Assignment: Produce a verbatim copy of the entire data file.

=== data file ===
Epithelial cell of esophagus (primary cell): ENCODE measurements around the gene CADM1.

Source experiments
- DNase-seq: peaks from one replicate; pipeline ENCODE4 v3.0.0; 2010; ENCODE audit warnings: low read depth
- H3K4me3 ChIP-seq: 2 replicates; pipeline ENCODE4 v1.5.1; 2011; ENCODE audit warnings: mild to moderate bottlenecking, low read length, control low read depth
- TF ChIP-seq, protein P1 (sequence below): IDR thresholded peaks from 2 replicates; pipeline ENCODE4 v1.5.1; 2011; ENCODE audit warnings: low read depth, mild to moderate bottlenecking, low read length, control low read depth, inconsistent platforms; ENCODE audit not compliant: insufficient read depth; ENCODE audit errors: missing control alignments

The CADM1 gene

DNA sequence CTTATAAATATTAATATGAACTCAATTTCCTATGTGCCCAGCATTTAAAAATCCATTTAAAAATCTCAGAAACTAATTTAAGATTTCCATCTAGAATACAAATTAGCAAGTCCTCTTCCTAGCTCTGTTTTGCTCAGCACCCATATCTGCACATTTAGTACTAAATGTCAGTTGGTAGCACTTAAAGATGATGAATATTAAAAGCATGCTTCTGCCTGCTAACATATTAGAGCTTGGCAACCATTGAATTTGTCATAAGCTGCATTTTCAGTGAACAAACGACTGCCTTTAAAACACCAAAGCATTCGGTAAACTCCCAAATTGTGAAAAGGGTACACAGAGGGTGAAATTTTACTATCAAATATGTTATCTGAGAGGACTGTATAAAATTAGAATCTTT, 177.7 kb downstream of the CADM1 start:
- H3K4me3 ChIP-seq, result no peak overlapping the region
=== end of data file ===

Epithelial cell of esophagus (primary cell): ENCODE measurements around the gene CADM1.

Source experiments
- DNase-seq: peaks from one replicate; pipeline ENCODE4 v3.0.0; 2010; ENCODE audit warnings: low read depth
- H3K4me3 ChIP-seq: 2 replicates; pipeline ENCODE4 v1.5.1; 2011; ENCODE audit warnings: mild to moderate bottlenecking, low read length, control low read depth
- TF ChIP-seq, protein P1 (sequence below): IDR thresholded peaks from 2 replicates; pipeline ENCODE4 v1.5.1; 2011; ENCODE audit warnings: low read depth, mild to moderate bottlenecking, low read length, control low read depth, inconsistent platforms; ENCODE audit not compliant: insufficient read depth; ENCODE audit errors: missing control alignments

The CADM1 gene

DNA sequence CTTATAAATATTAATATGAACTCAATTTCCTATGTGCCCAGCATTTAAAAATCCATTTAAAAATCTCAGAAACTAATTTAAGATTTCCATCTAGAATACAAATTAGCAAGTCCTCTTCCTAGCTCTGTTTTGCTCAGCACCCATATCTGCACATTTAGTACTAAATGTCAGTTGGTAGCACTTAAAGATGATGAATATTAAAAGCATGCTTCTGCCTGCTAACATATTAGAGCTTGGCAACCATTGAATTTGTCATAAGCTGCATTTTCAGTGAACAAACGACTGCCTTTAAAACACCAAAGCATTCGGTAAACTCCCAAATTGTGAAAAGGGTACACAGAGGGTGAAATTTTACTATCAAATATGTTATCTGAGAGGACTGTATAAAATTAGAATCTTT, 177.7 kb downstream of the CADM1 start:
- H3K4me3 ChIP-seq, result no peak overlapping the region